On Saturday 12 March hundreds of people gathered in central London in response to a call by activist group Sisters Uncut to protest against police violence, with the sound of 1,000 rape alarms detonating outside Charing Cross Police Station and echoed in the streets. Police officers stood by as the alarms blared, but once the new Police, Crime, Sentencing and Courts (PCSC) Bill becomes an Act, this kind of noisy action could result in limits on rights to protest and mass arrest for everyone refusing to comply with police restrictions.
Is this the sort of noisy protest the government intends to outlaw?
This week marks the anniversary of the vigils for Sarah Everard that kick-started the #KillTheBill movement. It’s worth taking a moment to revisit the context of that spring. Britain was in a ‘tier 4’ lockdown and police forces around the country had used health regulations to unlawfully declare protests and public assemblies were ‘banned’. The sweeping and controversial new PCSC Bill had just been announced, whilst news of Sarah Everard’s murder at the hands of a serving Metropolitan Police officer who had ‘arrested’ her for breaching COVID regulations was only a week old.
“Not in accordance with the law”
What then happened next should teach us valuable lessons about what might happen when the government’s anti-protest bill passes into law. When police stormed the bandstand at Clapham Common and arrested women holding a vigil for Everard, senior officers had already been told by a judge that coronavirus regulations, though vaguely worded, did not ban all protests. One senior police officer, in a rare moment of candour, told the Guardian before the vigil went ahead: “We have discretion, we choose which laws we enforce and when.”
Officers that night were not concerned with legal opinions, or thinking about human rights. As they arrested mourners at the vigil, their orders came from the very top of the Met’s hierarchy, whilst it was the National Police Chiefs Council (NPCC), the body representing Britain’s policing leadership, who issued guidance to forces that they should not allow the vigils to go ahead.
Last week, a High Court ruling said these decisions were unlawful. Judges said that breaking up the protests on Clapham Common breached the Article 10 and 11 rights of the women involved, and one arrestee is suing the Met over their use of force. The ruling is clear:
“None of the [force’s] decisions was in accordance with the law; the evidence showed that the [force] failed to perform its legal duty to consider whether the claimants might have a reasonable excuse for holding the gathering.”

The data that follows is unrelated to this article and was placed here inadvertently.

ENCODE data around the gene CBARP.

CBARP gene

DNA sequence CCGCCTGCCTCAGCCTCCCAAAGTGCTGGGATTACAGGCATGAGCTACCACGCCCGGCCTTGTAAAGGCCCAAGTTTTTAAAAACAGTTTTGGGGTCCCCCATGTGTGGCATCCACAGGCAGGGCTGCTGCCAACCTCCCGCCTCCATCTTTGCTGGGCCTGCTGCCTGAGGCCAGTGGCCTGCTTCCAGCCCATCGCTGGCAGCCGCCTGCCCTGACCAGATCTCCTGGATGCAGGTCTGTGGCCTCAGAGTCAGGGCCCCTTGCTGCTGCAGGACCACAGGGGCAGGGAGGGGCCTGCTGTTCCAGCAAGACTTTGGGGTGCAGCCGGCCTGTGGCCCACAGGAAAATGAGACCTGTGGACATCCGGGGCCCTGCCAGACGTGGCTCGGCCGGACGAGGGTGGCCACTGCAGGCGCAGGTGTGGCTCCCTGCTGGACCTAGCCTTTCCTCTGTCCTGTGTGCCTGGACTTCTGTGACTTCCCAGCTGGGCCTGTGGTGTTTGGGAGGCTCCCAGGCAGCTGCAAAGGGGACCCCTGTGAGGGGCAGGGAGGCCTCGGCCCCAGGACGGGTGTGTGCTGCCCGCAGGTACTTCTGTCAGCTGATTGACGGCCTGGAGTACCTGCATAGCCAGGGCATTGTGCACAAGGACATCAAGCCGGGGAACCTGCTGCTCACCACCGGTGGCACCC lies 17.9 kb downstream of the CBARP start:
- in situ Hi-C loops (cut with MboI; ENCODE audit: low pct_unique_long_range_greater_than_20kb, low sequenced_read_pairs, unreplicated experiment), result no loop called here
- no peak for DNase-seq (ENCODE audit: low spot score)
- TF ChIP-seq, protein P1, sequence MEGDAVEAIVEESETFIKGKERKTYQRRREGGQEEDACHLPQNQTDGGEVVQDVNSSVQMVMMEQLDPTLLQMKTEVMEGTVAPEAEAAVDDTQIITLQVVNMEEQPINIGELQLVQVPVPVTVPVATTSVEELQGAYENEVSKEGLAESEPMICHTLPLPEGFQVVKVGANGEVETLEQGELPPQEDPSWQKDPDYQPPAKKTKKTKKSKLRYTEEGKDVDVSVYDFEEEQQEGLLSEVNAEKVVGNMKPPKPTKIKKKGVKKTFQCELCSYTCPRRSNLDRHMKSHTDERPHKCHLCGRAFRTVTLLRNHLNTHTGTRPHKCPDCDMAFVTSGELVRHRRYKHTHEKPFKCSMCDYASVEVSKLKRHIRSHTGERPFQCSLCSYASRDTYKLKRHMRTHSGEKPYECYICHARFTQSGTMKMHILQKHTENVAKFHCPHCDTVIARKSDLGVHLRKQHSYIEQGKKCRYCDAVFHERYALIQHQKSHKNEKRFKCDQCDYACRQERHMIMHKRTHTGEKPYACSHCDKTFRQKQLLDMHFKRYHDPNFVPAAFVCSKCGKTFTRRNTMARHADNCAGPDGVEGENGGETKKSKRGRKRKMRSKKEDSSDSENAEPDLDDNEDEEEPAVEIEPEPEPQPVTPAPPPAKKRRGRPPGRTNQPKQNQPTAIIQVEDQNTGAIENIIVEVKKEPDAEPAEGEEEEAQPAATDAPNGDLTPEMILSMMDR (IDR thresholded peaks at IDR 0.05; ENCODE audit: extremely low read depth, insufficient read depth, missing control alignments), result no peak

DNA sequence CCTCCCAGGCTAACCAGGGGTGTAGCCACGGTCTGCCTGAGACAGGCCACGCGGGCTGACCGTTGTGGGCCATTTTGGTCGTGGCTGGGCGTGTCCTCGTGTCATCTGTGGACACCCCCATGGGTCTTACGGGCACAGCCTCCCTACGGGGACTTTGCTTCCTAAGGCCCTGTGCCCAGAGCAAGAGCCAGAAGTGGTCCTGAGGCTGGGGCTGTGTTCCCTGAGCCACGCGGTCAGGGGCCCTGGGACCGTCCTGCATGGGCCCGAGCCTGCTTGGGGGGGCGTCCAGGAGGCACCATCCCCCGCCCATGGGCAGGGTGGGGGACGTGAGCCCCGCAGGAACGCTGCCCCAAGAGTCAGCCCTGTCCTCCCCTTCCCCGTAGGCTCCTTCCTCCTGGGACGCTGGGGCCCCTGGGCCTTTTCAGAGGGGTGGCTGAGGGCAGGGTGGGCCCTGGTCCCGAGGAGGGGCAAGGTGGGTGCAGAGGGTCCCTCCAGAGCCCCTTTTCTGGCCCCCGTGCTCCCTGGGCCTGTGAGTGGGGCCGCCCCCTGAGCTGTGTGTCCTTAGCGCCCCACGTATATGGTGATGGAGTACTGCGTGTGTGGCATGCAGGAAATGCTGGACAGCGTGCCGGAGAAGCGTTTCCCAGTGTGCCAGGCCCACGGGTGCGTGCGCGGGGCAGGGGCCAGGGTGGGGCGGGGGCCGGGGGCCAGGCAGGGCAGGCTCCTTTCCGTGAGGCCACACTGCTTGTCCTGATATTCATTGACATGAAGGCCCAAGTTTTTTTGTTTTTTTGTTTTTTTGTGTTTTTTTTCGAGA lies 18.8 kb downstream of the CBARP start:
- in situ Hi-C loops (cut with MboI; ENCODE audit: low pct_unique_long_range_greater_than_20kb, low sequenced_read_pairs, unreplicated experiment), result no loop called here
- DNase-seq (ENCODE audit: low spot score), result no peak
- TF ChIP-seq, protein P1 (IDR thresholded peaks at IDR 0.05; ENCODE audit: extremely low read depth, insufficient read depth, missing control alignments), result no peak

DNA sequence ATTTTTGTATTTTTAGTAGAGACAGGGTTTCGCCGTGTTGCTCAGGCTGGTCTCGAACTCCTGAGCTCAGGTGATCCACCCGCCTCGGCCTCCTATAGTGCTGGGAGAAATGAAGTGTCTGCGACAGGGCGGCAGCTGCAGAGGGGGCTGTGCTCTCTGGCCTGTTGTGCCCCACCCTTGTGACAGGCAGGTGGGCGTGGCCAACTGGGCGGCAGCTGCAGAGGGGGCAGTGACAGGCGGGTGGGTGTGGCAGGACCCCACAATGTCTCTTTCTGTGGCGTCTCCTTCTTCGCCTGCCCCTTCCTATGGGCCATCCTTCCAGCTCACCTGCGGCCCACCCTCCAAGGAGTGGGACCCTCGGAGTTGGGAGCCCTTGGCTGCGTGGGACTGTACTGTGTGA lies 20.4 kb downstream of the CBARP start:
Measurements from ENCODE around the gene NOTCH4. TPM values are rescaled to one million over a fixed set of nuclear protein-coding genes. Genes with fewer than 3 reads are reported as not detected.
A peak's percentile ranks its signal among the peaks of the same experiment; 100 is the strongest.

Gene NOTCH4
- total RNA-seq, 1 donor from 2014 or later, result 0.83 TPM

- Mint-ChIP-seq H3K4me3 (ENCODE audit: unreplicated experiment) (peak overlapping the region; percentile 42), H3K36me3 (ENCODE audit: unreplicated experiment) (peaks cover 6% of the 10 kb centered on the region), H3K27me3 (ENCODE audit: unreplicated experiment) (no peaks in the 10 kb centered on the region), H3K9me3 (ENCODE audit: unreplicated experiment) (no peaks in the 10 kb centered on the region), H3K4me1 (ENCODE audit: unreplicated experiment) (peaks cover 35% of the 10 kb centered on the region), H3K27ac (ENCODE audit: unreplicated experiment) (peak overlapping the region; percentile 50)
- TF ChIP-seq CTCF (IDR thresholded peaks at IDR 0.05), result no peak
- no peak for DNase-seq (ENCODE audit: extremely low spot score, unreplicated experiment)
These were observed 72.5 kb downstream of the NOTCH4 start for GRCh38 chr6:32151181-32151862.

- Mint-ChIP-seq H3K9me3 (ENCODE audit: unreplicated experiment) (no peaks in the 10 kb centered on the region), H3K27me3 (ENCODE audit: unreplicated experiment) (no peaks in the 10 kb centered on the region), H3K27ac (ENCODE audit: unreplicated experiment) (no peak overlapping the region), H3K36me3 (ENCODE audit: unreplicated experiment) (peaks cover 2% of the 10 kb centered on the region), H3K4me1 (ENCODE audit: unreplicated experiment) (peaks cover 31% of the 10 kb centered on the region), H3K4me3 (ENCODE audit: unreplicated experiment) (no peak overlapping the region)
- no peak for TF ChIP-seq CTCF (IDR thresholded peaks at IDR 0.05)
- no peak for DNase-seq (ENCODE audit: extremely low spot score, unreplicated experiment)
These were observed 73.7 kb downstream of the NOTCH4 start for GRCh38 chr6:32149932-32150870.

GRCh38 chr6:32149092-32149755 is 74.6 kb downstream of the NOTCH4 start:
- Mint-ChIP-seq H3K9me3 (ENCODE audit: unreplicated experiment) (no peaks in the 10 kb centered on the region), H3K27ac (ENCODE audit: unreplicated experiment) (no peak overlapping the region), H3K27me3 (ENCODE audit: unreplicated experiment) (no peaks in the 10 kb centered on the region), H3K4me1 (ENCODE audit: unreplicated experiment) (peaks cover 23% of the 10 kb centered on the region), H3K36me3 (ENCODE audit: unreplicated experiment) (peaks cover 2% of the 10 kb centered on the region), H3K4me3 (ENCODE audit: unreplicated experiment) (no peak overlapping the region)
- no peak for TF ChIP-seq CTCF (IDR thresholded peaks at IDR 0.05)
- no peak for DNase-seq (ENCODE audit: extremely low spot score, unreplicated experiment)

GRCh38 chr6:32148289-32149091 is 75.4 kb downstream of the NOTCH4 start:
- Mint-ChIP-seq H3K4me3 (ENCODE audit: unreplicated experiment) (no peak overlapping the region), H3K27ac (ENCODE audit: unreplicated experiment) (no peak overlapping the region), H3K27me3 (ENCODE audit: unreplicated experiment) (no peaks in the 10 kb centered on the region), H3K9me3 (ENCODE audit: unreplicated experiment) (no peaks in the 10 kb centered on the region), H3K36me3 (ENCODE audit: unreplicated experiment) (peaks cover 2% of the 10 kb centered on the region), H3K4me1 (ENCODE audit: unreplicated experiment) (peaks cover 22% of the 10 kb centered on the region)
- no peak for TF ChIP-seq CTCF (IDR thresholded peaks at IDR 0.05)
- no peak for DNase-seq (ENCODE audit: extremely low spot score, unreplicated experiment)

So would this protest be banned?
Leap ahead one year, and the PCSC Bill is threatening to place yet more vaguely-worded powers into the hands of the police – to use at their discretion. The government has reinserted the controversial noise clause back into the Bill after the House of Lords threw it out, allowing police to shut down protests which might cause “serious disruption to the activities of an organisation carried on in the vicinity or have a significant impact on people in the vicinity of the protest.”
So how noisy will be too noisy? We’ve been promised NPCC guidance for police officers on this, developed with organisations such as the College of Policing. As we’ve seen time and again, however, the NPCC have either failed to clearly explain how citizens’ right to protest are protecting or – as with the vigils – they’ve issued guidance that breaches human rights obligations.
Netpol has been fighting for years to get clear guidance issued that would offer some human rights protection. In the end, we’d waited so long that we wrote our own – you can read our Charter for Freedom of Assembly Rights here. Despite lobbying, the National Police Chiefs Council have yet to comment on it.
In truth, it’s likely that whoever is in command of policing a protest will have the discretion to decide how and when to use their new powers. Theoretically, you might not even have to make noise to face restrictions on your rights – these conditions might be placed on protests in anticipation of them making noise, although quite how this will work is difficult to comprehend. We know Chief Constables will have the power to impose restrictions if they think noise thresholds – whatever those may be – might be breached at a given demonstration.
So what of Saturday’s Sisters Uncut protest? At the sound of 1,000 rape alarms and a rising tide of voices from the crowd outside their police station, what decision do you think the Met Police would make?